Michael French, who in 2007 found Durango the ideal location to telecommute while raising a family, has been named the new executive director of the La Plata County Economic Development Alliance.
French, who started his own information technology company, Network Architechs, that was eventually acquired by Presidio, a publicly traded IT company, will begin his new position leading the alliance Jan. 21.
French served as Presidio’s chief marketing officer while telecommuting from Durango.
“I had the ability to telecommute from anywhere, the flexibility to move anywhere we wanted. We were attracted to Durango by the culture, the outdoor recreational opportunities, the community as a whole,” French said.
French replaces Roger Zalneraitis, who stepped down in December 2018 and now serves as the economic development manager for the Southern Ute Indian Tribe’s Permanent Fund.
Jameson Bobbin, Durango market president of Vectra Bank and chairman of the alliance’s board of directors, said at an alliance monthly meeting on Tuesday the necessity of a yearlong search for a new leader brought home the challenges the alliance faces in promoting economic vitality in the region.
“Getting candidates to move to Durango, we discovered you really have to want to be here when you look at the cost of living, the housing costs and the salary levels,” he said.
He noted French’s familiarity with mergers and acquisitions and his history of taking a small business from startup to eventual sale to a publicly traded company will provide insights into economic development for the alliance.
Immediately, the alliance will be focused on analyzing and choosing the winning plan that will guide development of sewage infrastructure to La Posta Road (County Roads 213), a key early step needed in creating a business park in the area, which has long been a goal of regional economic developers. Plans are due for a request for proposal from the alliance on Friday.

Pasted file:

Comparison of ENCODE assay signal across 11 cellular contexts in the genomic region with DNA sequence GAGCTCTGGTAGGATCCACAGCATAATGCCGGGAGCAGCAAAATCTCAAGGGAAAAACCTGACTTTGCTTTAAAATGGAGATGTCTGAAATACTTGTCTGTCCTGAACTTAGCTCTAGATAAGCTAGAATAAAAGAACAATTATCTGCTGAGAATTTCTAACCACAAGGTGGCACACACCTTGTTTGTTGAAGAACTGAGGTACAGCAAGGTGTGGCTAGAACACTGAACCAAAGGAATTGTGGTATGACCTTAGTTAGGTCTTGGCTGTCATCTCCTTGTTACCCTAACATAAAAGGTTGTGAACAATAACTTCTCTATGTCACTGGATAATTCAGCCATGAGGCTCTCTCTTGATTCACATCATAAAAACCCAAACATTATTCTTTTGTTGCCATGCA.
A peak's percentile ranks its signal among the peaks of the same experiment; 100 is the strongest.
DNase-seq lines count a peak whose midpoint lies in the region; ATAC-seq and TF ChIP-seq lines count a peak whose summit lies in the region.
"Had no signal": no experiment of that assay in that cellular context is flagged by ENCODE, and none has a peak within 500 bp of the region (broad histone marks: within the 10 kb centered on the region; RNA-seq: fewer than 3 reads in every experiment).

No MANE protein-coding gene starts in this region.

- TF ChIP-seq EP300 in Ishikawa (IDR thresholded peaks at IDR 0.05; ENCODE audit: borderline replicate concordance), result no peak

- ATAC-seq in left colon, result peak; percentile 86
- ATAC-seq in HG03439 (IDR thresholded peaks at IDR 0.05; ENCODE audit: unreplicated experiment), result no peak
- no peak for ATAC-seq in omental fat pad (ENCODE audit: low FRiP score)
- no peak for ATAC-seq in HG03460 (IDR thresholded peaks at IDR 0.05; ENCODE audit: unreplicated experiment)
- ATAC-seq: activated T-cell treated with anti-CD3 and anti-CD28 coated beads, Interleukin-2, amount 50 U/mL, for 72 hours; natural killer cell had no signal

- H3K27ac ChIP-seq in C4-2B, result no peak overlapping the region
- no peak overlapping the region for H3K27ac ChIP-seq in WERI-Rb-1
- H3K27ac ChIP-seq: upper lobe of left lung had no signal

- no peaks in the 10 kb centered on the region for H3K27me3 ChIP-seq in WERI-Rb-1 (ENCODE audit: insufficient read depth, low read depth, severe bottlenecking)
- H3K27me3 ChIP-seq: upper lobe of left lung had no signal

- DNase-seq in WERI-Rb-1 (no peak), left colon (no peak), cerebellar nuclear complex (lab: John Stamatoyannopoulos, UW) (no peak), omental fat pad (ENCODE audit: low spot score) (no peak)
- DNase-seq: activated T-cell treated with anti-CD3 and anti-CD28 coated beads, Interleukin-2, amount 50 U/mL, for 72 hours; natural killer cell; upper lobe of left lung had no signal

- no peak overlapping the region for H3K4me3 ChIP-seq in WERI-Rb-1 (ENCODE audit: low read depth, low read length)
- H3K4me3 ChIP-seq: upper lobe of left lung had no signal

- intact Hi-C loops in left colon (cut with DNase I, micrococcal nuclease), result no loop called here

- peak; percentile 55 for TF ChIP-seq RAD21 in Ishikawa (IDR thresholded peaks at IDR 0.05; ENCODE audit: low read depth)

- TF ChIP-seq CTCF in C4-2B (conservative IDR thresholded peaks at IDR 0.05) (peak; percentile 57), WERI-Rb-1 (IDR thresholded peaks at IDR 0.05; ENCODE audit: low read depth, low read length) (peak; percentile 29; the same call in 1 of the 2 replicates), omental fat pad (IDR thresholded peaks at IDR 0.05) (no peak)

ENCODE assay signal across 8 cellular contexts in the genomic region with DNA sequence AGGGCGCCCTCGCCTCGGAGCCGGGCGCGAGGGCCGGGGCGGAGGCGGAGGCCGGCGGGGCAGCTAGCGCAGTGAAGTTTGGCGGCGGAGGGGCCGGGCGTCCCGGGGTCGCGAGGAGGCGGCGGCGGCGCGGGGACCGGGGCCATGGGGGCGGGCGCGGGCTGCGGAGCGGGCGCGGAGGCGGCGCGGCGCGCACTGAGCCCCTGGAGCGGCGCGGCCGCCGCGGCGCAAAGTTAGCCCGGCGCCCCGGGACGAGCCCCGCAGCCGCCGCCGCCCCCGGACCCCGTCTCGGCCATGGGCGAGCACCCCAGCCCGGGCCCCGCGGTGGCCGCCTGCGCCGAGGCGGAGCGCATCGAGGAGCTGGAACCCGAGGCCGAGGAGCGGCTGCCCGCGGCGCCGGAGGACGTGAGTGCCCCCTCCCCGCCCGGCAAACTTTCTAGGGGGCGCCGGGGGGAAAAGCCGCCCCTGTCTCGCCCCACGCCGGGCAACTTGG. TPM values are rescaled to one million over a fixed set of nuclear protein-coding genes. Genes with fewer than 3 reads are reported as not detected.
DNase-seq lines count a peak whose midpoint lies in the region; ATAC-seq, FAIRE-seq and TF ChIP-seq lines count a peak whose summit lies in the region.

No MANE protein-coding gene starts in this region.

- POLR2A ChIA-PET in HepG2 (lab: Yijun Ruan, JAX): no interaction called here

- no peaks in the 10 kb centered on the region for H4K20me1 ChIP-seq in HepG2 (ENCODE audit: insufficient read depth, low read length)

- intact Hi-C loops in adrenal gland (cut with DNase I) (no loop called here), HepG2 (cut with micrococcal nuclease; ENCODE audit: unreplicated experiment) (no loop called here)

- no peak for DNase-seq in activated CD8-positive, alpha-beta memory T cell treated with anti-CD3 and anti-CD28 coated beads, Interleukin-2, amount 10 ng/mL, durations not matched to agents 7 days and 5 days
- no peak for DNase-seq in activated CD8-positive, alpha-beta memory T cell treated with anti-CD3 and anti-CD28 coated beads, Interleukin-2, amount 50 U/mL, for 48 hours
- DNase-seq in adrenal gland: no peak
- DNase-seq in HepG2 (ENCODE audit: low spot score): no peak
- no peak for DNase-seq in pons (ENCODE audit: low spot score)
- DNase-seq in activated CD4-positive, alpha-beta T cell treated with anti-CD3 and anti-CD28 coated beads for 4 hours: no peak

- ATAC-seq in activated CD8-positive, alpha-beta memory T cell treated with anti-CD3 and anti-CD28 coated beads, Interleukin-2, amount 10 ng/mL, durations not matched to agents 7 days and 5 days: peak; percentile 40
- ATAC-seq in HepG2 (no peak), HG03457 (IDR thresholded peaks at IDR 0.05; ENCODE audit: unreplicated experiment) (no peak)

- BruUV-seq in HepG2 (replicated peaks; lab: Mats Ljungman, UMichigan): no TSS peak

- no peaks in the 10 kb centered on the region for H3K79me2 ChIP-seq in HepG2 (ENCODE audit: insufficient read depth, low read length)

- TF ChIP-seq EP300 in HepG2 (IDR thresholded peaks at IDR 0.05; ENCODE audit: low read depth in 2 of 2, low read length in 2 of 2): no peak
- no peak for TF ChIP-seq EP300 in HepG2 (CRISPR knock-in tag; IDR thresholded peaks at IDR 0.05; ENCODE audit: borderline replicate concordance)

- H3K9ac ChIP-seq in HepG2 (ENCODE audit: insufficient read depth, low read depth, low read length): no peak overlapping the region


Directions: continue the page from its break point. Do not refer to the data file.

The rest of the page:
The alliance will also be creating a prospectus for companies looking to relocate to Southwest Colorado based on a new opportunity zone designation that allows for federal tax breaks for economic activity in areas designated distressed. The zones were created by the Trump administration’s 2017 Tax Cuts and Jobs Act.
French said his personal history of choosing Durango as the locale for his own telecommuting will inform his efforts to pursue economic infrastructure, especially broadband, that will attract other telecommuters. Access to broadband, he said, is the No. 1 factor that will attract new telecommuters.
Helping existing businesses to grow locally and developing partnerships with other communities and economic development organizations will be two other key areas French said he will prioritize.
“We want to focus on the businesses that are here and do a better job of retaining them and helping them grow and stay in our community,” he said.
He mentioned two obstacles in the quest to help existing businesses: building a stronger local workforce and working to eliminate the shortage of affordable business properties, especially light-industrial facilities, to accommodate fast-growing businesses.
One final area French is prioritizing is developing partnerships with communities surrounding Durango and La Plata County. “It makes sense to start with the Southern Utes,” he said.
He noted his predecessor at the alliance, Zalneraitis, now works for the tribe and the tribe is one of the county’s largest employers.
“They have resources we should always consider in looking at growth opportunities,” he said.
Valuable partnerships, he added, can also be developed with towns around Durango and among the counties of Southwest Colorado and northwest New Mexico. Those partnerships, he said, would create a more vibrant regional hub for economic activity.
“We will be successful through collaborations,” French said.